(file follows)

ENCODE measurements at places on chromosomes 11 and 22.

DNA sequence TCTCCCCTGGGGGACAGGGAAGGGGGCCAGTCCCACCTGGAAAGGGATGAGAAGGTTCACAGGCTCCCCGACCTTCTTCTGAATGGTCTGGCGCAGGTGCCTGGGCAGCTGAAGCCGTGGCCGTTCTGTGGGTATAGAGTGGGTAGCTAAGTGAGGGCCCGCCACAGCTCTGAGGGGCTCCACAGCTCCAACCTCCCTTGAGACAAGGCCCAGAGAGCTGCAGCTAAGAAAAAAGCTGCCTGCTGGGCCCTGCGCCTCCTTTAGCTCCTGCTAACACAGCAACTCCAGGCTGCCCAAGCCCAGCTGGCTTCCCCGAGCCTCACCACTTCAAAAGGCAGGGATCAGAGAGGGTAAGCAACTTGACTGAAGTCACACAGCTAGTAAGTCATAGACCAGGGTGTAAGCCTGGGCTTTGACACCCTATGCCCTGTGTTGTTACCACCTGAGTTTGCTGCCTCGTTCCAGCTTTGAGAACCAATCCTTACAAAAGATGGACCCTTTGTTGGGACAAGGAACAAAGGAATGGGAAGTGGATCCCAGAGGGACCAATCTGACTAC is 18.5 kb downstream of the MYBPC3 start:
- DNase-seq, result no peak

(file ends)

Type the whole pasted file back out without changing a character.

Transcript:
ENCODE measurements at places on chromosomes 11 and 22.

DNA sequence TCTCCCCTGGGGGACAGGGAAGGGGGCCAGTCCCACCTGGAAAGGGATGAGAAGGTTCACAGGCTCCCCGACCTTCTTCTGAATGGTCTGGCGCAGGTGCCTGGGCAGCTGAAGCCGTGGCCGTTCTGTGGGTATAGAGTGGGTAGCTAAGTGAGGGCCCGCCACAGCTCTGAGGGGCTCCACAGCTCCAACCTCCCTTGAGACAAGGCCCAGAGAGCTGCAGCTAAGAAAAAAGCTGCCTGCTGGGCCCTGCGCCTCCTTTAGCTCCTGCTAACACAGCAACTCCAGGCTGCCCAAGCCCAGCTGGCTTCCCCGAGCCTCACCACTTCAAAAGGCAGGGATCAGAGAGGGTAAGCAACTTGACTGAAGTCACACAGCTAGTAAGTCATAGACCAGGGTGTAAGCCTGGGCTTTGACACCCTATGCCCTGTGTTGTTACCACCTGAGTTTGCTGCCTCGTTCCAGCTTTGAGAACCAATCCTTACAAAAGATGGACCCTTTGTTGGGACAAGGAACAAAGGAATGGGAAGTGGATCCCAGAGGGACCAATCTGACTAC is 18.5 kb downstream of the MYBPC3 start:
- DNase-seq, result no peak